We all know and love the sausage races at Miller Park, but I’m guessing there are a lot of New York Times readers who have made quite the point of structuring their lives in such a way as to have the races’ existence and nuances elude them for the past 20 years or so. So today the Times blows the lid off the races, their history and their place in the Wisconsin cultural pantheon.
Rather that find some key passage that sums up the article, I’ll just offer up two out-of-context quotes because they’re funny:
Milwaukee officials would not permit Sunday’s participants to be interviewed, citing a sort of sausage silence. “The sausages don’t talk,” said Tyler Barnes, the team’s vice president for communications. “It’s one of the basic rules of racing meat.”
But Fielder, even after seven seasons of watching wieners jog past his dugout, still does not get the appeal.
Not that there’s anything wrong with that.
Per Mark Feinsand of the New York Daily News, a fan fell into the Yankees’ dugout at Safeco Field in the eighth inning of Wednesday afternoon’s game against the Mariners.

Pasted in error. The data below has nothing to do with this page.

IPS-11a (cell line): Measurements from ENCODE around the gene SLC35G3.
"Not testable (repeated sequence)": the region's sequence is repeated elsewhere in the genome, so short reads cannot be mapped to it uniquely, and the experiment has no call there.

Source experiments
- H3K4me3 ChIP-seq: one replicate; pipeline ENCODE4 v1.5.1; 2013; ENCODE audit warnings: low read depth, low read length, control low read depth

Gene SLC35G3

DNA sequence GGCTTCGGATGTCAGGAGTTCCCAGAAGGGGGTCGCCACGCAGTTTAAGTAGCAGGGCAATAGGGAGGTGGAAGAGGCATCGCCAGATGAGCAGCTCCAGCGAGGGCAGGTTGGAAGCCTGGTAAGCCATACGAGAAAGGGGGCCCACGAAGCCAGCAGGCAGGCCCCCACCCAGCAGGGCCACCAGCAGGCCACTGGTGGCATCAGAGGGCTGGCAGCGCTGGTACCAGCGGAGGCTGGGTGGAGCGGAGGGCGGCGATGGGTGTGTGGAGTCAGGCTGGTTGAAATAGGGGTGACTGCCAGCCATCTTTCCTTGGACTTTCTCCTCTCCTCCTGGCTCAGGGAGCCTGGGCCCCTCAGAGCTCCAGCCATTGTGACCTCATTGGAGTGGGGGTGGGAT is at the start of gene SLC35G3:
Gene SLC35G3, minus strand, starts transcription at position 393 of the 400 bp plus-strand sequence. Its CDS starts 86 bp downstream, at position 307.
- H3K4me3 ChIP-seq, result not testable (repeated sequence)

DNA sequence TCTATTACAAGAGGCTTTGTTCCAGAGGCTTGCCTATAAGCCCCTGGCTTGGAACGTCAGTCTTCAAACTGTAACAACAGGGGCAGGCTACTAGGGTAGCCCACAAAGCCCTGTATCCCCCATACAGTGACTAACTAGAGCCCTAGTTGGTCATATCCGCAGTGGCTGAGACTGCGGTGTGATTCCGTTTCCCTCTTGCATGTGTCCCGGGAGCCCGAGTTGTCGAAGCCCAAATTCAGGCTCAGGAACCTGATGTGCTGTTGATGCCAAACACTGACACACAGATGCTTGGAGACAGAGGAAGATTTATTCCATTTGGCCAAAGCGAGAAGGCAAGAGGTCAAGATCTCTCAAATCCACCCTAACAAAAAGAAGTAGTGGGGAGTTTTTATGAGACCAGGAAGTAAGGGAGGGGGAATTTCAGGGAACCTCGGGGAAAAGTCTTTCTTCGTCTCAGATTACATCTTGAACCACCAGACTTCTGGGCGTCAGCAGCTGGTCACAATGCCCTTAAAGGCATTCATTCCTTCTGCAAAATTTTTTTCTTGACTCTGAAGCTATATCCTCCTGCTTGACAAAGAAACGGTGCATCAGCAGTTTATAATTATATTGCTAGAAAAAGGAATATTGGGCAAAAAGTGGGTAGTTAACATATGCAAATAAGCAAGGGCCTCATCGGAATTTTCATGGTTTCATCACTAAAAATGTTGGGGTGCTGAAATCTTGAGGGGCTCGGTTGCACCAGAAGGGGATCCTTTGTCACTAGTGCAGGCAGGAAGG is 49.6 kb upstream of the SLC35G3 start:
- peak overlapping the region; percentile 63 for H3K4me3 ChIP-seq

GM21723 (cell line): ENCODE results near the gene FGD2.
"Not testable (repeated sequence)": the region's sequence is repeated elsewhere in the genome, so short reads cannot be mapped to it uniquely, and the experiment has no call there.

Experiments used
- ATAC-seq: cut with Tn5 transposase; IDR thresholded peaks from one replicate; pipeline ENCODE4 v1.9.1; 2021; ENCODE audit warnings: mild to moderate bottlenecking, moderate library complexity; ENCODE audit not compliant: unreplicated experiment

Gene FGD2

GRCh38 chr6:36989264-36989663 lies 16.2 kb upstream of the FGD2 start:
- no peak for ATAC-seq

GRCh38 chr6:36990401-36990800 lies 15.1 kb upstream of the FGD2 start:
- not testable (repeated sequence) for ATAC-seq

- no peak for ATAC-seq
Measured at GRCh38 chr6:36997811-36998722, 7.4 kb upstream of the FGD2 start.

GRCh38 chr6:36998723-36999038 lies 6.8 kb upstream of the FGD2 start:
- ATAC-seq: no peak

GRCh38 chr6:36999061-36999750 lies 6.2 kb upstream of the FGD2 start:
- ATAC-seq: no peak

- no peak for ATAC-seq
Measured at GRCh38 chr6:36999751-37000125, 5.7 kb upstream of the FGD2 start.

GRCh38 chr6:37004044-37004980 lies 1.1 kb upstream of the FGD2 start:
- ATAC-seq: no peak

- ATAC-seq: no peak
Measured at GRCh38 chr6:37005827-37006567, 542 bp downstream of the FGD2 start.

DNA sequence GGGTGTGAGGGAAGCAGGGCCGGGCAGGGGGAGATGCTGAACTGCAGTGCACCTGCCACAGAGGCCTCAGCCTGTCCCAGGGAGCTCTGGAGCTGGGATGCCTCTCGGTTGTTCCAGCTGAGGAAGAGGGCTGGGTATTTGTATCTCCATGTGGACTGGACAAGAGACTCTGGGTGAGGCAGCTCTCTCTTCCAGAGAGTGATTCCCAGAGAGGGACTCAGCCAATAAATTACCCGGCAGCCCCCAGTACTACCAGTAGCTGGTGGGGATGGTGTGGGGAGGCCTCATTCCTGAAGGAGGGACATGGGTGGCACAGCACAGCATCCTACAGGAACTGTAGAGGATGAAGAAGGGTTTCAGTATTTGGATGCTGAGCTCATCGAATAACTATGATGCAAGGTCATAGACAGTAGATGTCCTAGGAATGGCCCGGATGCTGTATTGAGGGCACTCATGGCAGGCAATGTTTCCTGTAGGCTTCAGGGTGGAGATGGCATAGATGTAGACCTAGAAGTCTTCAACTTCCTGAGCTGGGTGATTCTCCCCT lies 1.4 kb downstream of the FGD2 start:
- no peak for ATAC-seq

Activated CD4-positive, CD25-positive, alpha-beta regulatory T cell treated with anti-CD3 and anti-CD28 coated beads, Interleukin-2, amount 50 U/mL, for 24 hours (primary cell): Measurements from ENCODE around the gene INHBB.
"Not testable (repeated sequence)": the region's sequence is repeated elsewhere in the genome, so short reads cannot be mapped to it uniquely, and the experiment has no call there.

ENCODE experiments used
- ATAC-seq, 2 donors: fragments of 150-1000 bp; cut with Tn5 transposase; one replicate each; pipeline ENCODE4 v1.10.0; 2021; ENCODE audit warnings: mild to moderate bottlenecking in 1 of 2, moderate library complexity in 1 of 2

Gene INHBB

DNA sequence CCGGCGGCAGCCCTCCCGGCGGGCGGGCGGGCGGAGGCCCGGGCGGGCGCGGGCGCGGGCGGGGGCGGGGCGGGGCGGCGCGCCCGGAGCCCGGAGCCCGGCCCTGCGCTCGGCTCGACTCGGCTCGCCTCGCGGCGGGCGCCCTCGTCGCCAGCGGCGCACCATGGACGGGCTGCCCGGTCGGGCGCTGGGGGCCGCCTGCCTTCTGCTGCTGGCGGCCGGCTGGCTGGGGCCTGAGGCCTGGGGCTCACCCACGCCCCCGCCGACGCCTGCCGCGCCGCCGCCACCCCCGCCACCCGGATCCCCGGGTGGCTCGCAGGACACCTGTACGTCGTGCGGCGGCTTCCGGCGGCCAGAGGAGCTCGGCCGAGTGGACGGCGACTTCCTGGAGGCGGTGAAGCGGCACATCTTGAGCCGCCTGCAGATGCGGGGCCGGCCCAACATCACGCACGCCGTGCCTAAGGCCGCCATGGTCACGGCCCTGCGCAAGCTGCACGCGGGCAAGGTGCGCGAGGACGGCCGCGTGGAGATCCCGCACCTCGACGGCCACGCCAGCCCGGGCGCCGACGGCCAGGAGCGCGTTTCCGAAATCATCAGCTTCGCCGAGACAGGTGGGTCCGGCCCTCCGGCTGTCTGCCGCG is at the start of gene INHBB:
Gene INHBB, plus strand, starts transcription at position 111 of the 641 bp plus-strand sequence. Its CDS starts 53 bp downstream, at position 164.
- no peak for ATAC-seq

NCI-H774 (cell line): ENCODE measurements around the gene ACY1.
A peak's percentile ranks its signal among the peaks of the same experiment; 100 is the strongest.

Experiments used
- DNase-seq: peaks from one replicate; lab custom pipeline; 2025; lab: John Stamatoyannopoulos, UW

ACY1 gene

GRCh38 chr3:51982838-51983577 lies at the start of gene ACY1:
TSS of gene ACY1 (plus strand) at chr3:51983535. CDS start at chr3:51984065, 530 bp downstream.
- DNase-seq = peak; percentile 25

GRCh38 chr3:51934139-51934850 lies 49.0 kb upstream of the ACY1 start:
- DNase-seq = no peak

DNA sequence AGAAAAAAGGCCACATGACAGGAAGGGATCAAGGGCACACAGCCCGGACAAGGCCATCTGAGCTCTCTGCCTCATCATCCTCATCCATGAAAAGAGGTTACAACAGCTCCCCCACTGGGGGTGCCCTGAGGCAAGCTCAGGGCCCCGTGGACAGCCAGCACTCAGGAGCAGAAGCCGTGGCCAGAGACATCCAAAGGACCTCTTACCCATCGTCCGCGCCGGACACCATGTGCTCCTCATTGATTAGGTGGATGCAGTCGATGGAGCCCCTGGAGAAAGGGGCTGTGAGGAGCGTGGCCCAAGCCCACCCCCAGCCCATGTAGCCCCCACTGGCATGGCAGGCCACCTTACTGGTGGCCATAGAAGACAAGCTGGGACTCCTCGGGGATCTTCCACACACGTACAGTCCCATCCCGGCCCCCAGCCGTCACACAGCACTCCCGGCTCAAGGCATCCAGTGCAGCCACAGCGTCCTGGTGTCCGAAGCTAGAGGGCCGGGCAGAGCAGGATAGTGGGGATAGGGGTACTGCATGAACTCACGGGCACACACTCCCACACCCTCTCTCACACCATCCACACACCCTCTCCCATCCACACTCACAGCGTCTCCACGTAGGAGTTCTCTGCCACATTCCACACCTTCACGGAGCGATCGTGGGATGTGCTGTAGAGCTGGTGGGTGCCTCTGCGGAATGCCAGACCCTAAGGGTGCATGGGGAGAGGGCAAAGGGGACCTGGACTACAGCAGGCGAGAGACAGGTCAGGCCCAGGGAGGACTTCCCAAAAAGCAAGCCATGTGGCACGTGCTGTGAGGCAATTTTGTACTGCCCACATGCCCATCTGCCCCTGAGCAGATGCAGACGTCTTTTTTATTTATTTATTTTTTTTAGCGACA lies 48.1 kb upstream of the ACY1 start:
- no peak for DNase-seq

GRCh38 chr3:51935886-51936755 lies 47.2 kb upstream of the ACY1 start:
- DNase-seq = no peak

The Yankees were heading into the bottom half of the inning when catcher Brian McCann heard “a loud thud” and looked over to find a fan laying on the dugout floor. According to McCann, the fan “basically knocked himself out.”
Manager Joe Girardi said the incident “kind of freaked me out, actually.”
McCann added, “You don’t know his intentions. It looked like he was trying to run on the field, but he didn’t make it there. It could have been worse.”
That McCann and Girardi aren’t immediately trusting of an uninvited visitor to the dugout has merit. In 2002, two fans ran onto the field and stabbed Tom Gamboa, then the Royals’ first base coach. Typically, fans that trespass are drunk and want attention, but to echo McCann’s sentiment, you never know.
There’s a headline you’ve never read before. Rangers starter Yu Darvish has taken 12 plate appearances in the major leagues over parts of four seasons and has yet to homer. Not surprising. He pitches in the American League and wasn’t a particularly great hitter when he pitched in Japan, either. He had four singles and a double in 38 PA over parts of seven seasons from 2005-11.
Which made this all the better:
That was a 1-2 fastball from Reds starter Tim Adleman and Darvish hit it out to dead center field at Great American Ball Park. That’s a ride.